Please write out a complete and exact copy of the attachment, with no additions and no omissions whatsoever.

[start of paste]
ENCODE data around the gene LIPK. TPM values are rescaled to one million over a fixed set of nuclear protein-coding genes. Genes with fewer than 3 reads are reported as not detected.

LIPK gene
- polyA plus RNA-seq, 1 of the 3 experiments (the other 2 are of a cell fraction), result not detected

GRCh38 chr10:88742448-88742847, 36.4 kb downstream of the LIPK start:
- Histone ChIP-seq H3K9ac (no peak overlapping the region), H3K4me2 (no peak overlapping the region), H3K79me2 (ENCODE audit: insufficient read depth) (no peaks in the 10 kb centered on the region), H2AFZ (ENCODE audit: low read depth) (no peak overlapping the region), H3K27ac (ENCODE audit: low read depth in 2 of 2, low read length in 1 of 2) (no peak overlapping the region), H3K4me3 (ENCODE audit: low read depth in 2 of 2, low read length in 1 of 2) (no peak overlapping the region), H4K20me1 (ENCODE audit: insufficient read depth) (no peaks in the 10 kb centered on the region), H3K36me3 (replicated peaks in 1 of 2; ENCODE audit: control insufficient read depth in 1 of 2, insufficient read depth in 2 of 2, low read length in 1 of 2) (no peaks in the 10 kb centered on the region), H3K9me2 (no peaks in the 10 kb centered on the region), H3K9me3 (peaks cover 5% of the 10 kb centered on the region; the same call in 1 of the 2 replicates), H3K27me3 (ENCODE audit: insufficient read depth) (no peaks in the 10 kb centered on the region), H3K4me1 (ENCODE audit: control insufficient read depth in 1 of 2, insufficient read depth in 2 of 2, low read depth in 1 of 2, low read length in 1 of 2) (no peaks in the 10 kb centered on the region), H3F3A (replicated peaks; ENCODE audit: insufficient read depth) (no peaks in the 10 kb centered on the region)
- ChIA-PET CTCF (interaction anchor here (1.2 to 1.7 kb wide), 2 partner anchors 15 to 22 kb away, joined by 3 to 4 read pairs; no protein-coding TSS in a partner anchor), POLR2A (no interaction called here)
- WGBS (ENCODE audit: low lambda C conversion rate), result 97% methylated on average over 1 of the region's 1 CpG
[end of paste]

ENCODE data around the gene LIPK. TPM values are rescaled to one million over a fixed set of nuclear protein-coding genes. Genes with fewer than 3 reads are reported as not detected.

LIPK gene
- polyA plus RNA-seq, 1 of the 3 experiments (the other 2 are of a cell fraction), result not detected

GRCh38 chr10:88742448-88742847, 36.4 kb downstream of the LIPK start:
- Histone ChIP-seq H3K9ac (no peak overlapping the region), H3K4me2 (no peak overlapping the region), H3K79me2 (ENCODE audit: insufficient read depth) (no peaks in the 10 kb centered on the region), H2AFZ (ENCODE audit: low read depth) (no peak overlapping the region), H3K27ac (ENCODE audit: low read depth in 2 of 2, low read length in 1 of 2) (no peak overlapping the region), H3K4me3 (ENCODE audit: low read depth in 2 of 2, low read length in 1 of 2) (no peak overlapping the region), H4K20me1 (ENCODE audit: insufficient read depth) (no peaks in the 10 kb centered on the region), H3K36me3 (replicated peaks in 1 of 2; ENCODE audit: control insufficient read depth in 1 of 2, insufficient read depth in 2 of 2, low read length in 1 of 2) (no peaks in the 10 kb centered on the region), H3K9me2 (no peaks in the 10 kb centered on the region), H3K9me3 (peaks cover 5% of the 10 kb centered on the region; the same call in 1 of the 2 replicates), H3K27me3 (ENCODE audit: insufficient read depth) (no peaks in the 10 kb centered on the region), H3K4me1 (ENCODE audit: control insufficient read depth in 1 of 2, insufficient read depth in 2 of 2, low read depth in 1 of 2, low read length in 1 of 2) (no peaks in the 10 kb centered on the region), H3F3A (replicated peaks; ENCODE audit: insufficient read depth) (no peaks in the 10 kb centered on the region)
- ChIA-PET CTCF (interaction anchor here (1.2 to 1.7 kb wide), 2 partner anchors 15 to 22 kb away, joined by 3 to 4 read pairs; no protein-coding TSS in a partner anchor), POLR2A (no interaction called here)
- WGBS (ENCODE audit: low lambda C conversion rate), result 97% methylated on average over 1 of the region's 1 CpG